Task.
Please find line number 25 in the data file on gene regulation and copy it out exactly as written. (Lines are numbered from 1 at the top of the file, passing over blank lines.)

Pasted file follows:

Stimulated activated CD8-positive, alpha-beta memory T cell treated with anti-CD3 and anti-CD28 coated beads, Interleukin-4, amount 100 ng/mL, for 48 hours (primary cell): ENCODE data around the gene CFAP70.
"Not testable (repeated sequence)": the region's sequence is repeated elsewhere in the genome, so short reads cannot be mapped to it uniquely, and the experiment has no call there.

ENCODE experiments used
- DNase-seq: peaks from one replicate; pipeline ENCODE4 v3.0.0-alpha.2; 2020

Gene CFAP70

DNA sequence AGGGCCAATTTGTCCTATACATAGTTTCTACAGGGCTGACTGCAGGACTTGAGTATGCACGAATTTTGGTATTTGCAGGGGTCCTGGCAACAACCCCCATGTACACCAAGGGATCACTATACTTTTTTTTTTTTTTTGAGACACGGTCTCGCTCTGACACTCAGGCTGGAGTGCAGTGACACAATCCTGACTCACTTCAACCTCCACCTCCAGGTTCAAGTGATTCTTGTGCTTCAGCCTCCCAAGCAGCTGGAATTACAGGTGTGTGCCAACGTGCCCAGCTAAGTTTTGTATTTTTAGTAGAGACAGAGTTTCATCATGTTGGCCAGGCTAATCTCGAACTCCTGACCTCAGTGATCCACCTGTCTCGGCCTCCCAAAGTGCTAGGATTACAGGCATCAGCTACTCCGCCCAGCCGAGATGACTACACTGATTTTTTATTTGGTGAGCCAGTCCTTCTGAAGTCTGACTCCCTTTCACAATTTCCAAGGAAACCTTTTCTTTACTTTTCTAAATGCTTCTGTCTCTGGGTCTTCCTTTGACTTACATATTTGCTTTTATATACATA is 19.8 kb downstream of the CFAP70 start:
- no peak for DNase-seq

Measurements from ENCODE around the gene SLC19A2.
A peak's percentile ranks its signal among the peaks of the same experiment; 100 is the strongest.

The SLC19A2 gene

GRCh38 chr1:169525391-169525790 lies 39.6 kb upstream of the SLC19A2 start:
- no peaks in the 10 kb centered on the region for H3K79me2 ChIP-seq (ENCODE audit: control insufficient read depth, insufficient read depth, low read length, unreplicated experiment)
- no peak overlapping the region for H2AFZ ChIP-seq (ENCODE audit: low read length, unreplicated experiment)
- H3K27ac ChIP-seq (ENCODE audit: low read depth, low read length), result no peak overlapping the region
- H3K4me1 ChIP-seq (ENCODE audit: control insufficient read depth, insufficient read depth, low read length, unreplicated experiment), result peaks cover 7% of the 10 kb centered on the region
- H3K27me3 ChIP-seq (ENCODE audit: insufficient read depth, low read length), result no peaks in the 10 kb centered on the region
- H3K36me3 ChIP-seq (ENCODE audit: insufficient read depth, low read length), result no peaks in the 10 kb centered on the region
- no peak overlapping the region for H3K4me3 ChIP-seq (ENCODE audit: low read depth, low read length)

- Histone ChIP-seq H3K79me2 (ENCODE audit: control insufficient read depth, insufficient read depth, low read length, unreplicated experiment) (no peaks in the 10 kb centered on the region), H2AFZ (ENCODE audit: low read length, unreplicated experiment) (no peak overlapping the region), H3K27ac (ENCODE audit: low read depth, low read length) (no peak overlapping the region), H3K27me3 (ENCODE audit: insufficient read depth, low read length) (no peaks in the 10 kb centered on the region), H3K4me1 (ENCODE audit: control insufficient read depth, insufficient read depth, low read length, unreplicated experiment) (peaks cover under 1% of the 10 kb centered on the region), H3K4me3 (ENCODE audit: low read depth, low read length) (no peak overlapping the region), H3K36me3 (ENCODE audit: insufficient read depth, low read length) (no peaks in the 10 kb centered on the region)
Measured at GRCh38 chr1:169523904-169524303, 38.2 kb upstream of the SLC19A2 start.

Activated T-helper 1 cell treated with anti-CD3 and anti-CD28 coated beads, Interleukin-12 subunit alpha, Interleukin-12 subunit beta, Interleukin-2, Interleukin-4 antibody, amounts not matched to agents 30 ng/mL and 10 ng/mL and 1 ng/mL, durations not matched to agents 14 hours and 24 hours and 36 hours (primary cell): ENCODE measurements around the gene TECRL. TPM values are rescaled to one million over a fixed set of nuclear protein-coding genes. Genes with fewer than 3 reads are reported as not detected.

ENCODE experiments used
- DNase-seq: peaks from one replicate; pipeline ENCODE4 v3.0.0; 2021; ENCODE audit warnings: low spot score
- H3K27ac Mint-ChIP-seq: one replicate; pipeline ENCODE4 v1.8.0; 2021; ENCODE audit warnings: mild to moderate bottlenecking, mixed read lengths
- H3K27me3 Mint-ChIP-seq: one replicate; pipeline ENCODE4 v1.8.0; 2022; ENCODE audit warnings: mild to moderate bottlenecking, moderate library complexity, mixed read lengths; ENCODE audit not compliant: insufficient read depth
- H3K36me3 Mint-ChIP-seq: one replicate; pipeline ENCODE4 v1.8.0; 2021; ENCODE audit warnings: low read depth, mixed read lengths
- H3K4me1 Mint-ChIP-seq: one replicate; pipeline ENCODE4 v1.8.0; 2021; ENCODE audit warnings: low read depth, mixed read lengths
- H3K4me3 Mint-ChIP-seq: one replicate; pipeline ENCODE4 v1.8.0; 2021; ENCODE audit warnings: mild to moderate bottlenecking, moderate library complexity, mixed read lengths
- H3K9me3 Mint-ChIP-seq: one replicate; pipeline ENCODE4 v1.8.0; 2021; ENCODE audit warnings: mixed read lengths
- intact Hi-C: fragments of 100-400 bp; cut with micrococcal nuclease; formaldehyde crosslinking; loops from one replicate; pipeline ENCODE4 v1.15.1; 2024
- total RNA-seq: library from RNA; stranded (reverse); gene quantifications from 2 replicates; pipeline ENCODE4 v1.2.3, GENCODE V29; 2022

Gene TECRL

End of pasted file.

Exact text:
- H3K27me3 Mint-ChIP-seq: one replicate; pipeline ENCODE4 v1.8.0; 2022; ENCODE audit warnings: mild to moderate bottlenecking, moderate library complexity, mixed read lengths; ENCODE audit not compliant: insufficient read depth